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Spiraling economy forces big state budget cuts

GA agencies told to find 14% to cut

ATLANTA — Georgia’s state budget is going to shrink substantially in the coming year because of the COVID 19 pandemic. State departments have been asked to cut budgets by 14 percent.

Because Georgia’s economy has all but shut down, the state’s intake of sales tax and other tax revenue has plummeted. Unlike the federal government – the state is constitutionally required to balance its budget.  And that could include furloughing or laying off school teachers statewide.

The state spent almost $10 billion last year for K-12 public education.  It spent almost $2 billion to build and fix roads and bridges. 

The state funds programs large and less-large – from schools and infrastructure, to public safety and health care.  It spends more than a billion dollars a year on state prisons – and much smaller sums on drivers licenses, state parks, and state laboratories, like the GBI crime lab.

The cuts to schools could include furloughing or laying off school teachers statewide.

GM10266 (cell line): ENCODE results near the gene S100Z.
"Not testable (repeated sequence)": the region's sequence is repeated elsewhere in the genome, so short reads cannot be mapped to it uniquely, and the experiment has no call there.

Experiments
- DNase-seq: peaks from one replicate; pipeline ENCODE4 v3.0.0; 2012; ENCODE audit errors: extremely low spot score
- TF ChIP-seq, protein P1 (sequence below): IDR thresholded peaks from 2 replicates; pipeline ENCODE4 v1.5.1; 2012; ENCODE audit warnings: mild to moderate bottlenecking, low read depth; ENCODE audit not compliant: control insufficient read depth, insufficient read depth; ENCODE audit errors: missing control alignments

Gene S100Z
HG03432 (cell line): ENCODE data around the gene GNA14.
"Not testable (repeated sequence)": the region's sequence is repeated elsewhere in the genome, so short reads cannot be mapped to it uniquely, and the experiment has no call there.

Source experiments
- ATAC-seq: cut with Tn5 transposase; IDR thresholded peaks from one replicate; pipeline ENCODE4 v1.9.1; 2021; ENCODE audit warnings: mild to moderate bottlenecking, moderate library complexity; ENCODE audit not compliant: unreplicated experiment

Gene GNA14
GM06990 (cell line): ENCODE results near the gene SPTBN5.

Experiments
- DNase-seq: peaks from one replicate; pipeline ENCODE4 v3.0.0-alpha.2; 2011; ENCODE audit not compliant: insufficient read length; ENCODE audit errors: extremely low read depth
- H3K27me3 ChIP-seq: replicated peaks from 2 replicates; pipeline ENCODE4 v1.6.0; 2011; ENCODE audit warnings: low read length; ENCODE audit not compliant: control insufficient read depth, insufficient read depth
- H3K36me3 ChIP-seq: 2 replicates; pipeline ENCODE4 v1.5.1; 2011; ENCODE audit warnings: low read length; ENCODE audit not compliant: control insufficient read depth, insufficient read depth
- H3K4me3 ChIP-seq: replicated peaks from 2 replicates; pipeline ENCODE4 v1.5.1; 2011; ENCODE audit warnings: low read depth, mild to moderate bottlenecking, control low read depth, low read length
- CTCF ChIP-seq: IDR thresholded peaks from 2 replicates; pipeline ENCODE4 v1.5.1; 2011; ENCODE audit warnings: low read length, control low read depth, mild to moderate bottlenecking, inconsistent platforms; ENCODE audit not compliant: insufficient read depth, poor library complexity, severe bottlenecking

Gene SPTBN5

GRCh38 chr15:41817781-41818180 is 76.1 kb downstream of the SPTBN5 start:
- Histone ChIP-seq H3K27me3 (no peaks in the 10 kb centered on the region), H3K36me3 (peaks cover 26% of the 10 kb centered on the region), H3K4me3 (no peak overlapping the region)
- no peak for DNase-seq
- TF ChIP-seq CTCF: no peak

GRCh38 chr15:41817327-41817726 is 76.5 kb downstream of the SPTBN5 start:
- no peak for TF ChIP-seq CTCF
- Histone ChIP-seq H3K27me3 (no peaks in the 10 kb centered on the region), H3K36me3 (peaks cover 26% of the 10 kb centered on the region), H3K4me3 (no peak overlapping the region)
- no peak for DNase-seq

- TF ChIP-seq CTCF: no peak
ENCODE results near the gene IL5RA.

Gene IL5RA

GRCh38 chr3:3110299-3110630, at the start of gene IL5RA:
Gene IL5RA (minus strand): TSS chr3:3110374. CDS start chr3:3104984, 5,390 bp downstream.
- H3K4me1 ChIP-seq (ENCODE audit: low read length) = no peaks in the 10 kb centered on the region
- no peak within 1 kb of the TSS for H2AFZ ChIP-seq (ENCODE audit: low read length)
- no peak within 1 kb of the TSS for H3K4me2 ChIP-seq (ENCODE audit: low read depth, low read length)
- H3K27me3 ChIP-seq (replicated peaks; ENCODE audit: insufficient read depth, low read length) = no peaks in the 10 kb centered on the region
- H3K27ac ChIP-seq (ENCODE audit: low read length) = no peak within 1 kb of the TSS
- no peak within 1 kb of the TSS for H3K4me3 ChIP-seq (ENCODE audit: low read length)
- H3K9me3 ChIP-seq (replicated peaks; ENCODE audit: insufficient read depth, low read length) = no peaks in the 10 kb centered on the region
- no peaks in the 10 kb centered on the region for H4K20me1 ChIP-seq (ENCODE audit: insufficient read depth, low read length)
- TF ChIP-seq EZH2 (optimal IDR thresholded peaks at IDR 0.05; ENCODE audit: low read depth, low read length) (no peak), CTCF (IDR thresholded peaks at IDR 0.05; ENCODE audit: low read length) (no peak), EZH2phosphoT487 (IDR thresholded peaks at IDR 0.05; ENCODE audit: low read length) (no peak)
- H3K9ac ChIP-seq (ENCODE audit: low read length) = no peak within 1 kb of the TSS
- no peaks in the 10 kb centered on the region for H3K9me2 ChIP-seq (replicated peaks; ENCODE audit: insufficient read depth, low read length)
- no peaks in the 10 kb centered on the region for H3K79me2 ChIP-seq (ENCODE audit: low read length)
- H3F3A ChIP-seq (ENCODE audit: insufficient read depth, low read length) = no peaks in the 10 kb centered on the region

"I think it will be very daunting. I don’t see any way for them to make cuts that deep without impacting programs people care about and people need," said former state Rep. Buzz Brockway.

In a letter to state agencies, three budget-writing officials wrote that “(w)hile the Great Recession of 2008 was considered then to be a ‘once in a lifetime’ event, our current situation will certainly overshadow it. That is why this request is being made to ALL areas of the state budget with no exceptions.”

The state has a sizable rainy day fund for use in emergencies, and Gov. Kemp has already tapped into it for hurricane and pandemic relief. It’s not likely to give budget writers any wiggle room, however. In fact, the question may become whether 14 percent cuts will be deep enough.

Coronavirus news in Georgia

Georgia officials urge public to wear masks

Gwinnett County school employees to begin returning to work on Wednesday, May 6

Atlanta mayor says she 'didn't have any input or influence' on Kemp decision to end statewide shelter-in-place

Gov. Kemp says Georgia has flattened the curve, now preparing for a fall rebound

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